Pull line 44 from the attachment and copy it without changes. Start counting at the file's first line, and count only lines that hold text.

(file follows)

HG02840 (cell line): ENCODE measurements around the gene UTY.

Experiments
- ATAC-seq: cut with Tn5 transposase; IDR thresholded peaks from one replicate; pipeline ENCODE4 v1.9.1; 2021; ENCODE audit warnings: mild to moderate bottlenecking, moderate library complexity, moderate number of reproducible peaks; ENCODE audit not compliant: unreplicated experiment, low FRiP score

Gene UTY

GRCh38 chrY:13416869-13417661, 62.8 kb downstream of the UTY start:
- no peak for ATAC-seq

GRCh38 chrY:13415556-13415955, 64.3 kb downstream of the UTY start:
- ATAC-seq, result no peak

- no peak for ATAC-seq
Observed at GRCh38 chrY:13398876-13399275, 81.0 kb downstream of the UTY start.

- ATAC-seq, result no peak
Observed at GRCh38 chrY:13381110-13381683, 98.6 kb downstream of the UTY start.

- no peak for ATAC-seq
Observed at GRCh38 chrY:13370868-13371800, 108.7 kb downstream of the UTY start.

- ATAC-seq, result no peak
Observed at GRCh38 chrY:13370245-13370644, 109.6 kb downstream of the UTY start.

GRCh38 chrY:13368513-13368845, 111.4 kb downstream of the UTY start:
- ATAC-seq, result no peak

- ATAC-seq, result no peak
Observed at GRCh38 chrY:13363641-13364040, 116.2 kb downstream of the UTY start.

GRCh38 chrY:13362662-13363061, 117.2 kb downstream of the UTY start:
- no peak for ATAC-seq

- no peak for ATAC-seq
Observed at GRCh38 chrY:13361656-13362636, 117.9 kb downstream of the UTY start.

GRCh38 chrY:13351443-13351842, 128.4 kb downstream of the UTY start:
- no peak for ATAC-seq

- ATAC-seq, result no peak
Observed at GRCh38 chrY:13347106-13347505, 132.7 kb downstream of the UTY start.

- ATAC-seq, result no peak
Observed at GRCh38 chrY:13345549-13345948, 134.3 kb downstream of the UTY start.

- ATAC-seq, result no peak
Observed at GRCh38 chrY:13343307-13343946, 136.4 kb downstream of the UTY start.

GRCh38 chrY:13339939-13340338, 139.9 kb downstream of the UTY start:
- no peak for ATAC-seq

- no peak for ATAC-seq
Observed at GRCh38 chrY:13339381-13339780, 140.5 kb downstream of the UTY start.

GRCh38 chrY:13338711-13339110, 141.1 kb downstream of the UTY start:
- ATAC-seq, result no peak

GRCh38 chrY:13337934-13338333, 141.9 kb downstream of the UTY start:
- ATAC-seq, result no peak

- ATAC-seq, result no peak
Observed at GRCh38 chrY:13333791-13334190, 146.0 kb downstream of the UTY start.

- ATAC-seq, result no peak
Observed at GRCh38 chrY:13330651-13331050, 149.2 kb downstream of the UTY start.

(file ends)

Observed at GRCh38 chrY:13330651-13331050, 149.2 kb downstream of the UTY start.